These are just some favourite verses of mine; mostly learnt at school. Some are the lyrics to songs which also stand well as poems in their own right.

Take What You Want From Life, Love

Take what you want from life, love,
Fill your cup to the brim,
For life is short and death is long,
Obey impulsive whim.
Give not a thought to others,
In hurting take no care,
Live for yourself, think not of me,
For I will not be there.

Excerpt from Horatius
(1842 - Thomas Babington Macaulay)

And how can man die better
Than facing fearful odds,
For the ashes of his fathers,
And the temples of his Gods.

Her Strong Enchantments Failing
(A E Houseman)
(From a children's book of spooky verse when I was 11)

Her strong enchantments failing,
Her towers of fear in wreck,
Her limbecks dried of poisons,
And the knife at her neck.

The Queen of air and darkness
Begins to shrill and cry,
"O young man, O my slayer,
Tomorrow you shall die"

O Queen of air and darkness,
I think 'tis true you say,
And I shall die tomorrow;
But you will die today.

A Man of Words
(This was a common reading at morning assembly)

A man of words and not deeds,
Is like a garden full of weeds;
And when the weeds begin to grow;
It's like a garden full of snow;
And when the snow begins to fall,
It's like a bird upon the wall;
And when the bird away does fly,
It's like an eagle in the sky:
And when the sky begins to roar,
It's like a lion at the door;
And when the door begins to crack,
It's like a stick across your back;
And when your back begins to smart,
It's like a penknife in your heart;
And when your heart begins to bleed,
You're dead, and dead, and dead indeed 

The Ancient Elf
(James Stephens)
(This was in a children's book of spooky verse which I received for my 11th birthday)

I am the maker,
The builder, the breaker,
The eagle-winged helper,
The speedy forsaker!

The lance and the lyre,
The water, the fire,
The tooth of oppression,
The lip of desire!

The snare and the wing,
They honey, the sting!
When you seek for me--look
For a different thing!

I, careless and gay,
Never mean what I say,
For my thoughts and my eyes
Look the opposite way!

Good Taste
(Christopher Logue)
(From a schoolbook when I was 14)

Travelling, a man met a tiger, so
He ran. The tiger ran after him
Thinking: how fast I run ... But

The road thought: how long I am ... then
They came to a cliff, yes. The man
Grabbed at an ash root and swung down

Over its edge. Above his knuckles, the tiger
At the foot of the cliff its mate. Two mice
One black, one white, began to gnaw the root.

And by the traveller's head grew one
Juicy strawberry, so hugging the root
The man reached out and plucked the fruit.

How sweet it tasted.

(Lyrics to a song, but I simply like the words)

In the year of '39 assembled here the volunteers,
In the days when lands were few,
Here the ship sailed out into the blue and sunny morn,
The sweetest sight ever seen.

And the night followed day,
So the storytellers say,
That the score brave souls inside,
For many a lonely day sailed across the milky seas,
Ne'er looked back, never feared, never cried.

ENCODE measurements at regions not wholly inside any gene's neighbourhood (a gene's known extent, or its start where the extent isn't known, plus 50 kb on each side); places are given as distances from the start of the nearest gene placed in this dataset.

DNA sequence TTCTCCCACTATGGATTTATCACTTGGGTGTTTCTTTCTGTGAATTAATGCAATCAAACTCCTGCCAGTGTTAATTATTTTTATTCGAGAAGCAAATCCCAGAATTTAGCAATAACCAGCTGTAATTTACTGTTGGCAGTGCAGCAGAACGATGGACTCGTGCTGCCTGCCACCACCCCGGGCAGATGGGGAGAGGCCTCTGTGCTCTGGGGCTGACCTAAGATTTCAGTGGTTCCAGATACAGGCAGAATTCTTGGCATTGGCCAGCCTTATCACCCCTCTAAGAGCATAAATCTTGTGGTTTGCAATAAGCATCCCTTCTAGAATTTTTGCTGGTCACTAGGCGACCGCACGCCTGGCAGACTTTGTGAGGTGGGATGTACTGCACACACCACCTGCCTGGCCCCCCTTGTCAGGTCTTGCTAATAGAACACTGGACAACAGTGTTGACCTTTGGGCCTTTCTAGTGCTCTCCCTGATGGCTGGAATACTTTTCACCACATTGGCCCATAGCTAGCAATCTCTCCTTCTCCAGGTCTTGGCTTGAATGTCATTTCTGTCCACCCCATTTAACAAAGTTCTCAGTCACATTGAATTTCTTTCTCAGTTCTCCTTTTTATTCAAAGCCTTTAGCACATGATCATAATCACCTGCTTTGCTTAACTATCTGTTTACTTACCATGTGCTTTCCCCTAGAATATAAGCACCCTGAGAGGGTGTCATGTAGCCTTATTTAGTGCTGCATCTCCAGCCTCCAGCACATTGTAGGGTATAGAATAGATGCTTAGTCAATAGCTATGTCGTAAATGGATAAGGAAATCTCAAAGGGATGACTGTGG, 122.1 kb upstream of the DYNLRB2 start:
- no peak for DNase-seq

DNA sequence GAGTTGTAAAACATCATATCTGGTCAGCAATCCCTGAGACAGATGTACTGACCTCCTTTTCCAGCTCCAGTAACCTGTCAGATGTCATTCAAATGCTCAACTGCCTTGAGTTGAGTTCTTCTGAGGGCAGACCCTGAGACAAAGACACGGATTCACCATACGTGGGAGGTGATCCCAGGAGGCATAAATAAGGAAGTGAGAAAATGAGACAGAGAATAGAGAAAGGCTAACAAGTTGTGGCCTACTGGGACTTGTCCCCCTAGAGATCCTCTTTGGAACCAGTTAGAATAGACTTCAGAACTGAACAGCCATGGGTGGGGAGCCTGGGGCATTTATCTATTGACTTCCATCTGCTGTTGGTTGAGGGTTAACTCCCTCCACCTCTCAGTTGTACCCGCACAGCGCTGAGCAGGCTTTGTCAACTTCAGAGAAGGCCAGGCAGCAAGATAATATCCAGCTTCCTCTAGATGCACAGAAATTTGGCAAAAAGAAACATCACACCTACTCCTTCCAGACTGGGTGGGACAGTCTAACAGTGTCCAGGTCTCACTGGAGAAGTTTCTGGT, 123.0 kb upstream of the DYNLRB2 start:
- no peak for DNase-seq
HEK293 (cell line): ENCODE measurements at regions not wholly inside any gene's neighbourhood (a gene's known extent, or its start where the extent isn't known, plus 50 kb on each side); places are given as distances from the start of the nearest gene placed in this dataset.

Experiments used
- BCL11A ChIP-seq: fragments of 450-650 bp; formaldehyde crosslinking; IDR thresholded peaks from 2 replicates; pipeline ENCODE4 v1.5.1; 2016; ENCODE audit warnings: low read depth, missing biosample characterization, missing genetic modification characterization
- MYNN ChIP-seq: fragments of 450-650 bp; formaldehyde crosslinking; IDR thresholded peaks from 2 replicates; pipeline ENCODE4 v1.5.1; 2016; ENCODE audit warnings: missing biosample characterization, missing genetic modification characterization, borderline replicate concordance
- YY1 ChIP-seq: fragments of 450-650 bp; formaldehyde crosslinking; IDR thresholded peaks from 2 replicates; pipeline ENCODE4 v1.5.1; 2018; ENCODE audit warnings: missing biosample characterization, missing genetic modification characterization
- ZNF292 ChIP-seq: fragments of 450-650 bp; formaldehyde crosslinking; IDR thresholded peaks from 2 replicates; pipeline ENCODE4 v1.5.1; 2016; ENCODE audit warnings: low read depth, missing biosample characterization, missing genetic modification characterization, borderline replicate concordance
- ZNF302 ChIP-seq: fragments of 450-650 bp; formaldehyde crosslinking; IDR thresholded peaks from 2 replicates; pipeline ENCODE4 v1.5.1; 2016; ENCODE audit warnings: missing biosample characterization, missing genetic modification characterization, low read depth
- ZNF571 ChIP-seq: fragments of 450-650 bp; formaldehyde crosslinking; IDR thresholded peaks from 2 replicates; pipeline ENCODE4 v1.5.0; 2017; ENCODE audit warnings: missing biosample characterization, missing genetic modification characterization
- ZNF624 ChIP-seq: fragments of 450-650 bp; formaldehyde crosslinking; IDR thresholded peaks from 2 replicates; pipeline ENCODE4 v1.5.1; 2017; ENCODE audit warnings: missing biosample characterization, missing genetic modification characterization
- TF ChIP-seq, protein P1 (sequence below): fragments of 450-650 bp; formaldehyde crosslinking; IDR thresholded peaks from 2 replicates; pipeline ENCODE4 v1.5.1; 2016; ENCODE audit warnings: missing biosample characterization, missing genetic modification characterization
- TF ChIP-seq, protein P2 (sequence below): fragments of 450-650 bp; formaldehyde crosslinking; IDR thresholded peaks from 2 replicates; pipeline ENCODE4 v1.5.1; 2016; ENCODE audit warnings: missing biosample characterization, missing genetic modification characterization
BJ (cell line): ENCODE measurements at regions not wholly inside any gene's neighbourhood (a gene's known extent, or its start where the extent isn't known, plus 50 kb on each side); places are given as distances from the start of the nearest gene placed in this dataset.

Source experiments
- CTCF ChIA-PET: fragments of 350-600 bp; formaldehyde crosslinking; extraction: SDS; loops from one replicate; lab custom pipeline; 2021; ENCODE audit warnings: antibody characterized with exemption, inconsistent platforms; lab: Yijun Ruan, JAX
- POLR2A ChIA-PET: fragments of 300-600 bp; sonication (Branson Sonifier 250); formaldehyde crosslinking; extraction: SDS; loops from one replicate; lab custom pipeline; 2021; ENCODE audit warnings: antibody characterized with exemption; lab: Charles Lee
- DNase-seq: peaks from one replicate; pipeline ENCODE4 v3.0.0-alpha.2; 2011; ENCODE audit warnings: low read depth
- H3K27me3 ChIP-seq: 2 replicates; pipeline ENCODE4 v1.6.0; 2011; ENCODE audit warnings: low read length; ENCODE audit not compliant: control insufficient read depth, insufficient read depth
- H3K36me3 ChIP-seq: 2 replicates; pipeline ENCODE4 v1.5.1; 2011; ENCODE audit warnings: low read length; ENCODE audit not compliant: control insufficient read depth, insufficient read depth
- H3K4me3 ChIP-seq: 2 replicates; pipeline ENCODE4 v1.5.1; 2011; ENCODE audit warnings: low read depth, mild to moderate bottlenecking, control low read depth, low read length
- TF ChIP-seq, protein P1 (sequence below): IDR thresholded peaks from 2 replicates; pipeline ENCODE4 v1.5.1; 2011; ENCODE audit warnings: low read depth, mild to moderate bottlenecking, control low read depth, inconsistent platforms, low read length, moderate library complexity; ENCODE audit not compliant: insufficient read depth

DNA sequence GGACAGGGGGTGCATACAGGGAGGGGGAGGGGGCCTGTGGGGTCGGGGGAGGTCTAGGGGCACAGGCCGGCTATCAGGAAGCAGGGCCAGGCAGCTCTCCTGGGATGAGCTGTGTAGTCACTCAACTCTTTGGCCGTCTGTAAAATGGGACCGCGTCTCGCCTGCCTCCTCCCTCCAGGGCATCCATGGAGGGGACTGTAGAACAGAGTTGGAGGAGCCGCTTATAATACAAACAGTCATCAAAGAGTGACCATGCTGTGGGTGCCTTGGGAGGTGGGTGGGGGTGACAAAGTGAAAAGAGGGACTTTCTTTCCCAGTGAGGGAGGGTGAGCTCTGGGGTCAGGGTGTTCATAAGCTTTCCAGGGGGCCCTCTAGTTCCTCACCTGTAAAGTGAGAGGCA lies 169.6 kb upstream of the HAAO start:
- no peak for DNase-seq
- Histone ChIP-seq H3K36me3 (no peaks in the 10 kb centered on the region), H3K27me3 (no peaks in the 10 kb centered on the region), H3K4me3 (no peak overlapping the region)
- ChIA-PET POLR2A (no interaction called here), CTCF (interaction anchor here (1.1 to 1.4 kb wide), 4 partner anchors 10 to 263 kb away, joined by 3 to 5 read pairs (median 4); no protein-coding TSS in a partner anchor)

Don't you hear me call though you're many years away,
Don't you hear me calling you.
Write your letters in the sand,
For the day I take your hand,
In the land that our grandchildren knew.

In the year of '39 came a ship in from the blue,
The volunteers came back that day,
And they bring good news of a world so newly born,
Tho' their hearts so heavily weigh.

For the earth is old and grey,
To a new home we'll away,
But my love this cannot be,
For so many years have gone, though I'm older but a year,
Your mother's eyes, in your eyes, cry to me.

Don't you hear my call though you're many years away,
Don't you hear me calling you,
All the letters in the sand cannot heal me like your hand,
For my life,
Still ahead,
Pity me.

(Elaine Morgan)
(Folk lyrics, but a haunting poem in its own right)

If you only knew what lies beyond
The frozen falls of sain
A land so rich in mysteries
A world without a time
For I am from the inbetweens
Where skies merge into seas
And in the void I have become
A queen within my dreams.

Kaleidoscopic lights unfold
Before my very eyes
I stand entranced and motionless
I feel no need to hide
Shadows from the past appear
And beckon me to come
To see the shape of time itself
Eclipsing the sun.

Floating on a chilling breeze
We move from shore and time
Across the wave of space itself
In an ever speeding climb
Into the dark we disappear
No shadows do we cast
Across the moons of Gladriel
To touch a timeless past.

And in the void I have become
A queen within my dreams
A queen within my dreams.

Bedtime Story (George Macbeth)
(Learnt at secondary school in English Lit classes)

Long, long ago when the world was a wild place
Planted with bushes and peopled by apes, our
Mission Brigade was at work in the jungle.
Hard by the Congo

Once, when a foraging detail was active
Scouting for green-fly, it came on a grey man, the
Last living man, in the branch of a baobab
Stalking a monkey.

Earlier men had disposed of, for pleasure
Creatures whose names we scarcely remember -
Zebra, rhinoceros, elephants, wart-hog,
Lion, rats, deer,

But After the wars had extinguished the cities
Only the wild ones were left half-naked
Near the Equator: and here was the last one,
Starved for a monkey.

By then the Mission Brigade had encountered
Hundreds of such men: and their procedure.
History tells us, was only to feed them:
Find them and feed them:

Those were the orders. And this was the last one
Nobody knew that he was, but he was, Mud
Caked on his flat grey flanks. He was crouched, half-
Armed with a shaved spear

Glinting between broad leaves, When their jaws cut
Swathes through the bark and he saw fine teeth shine,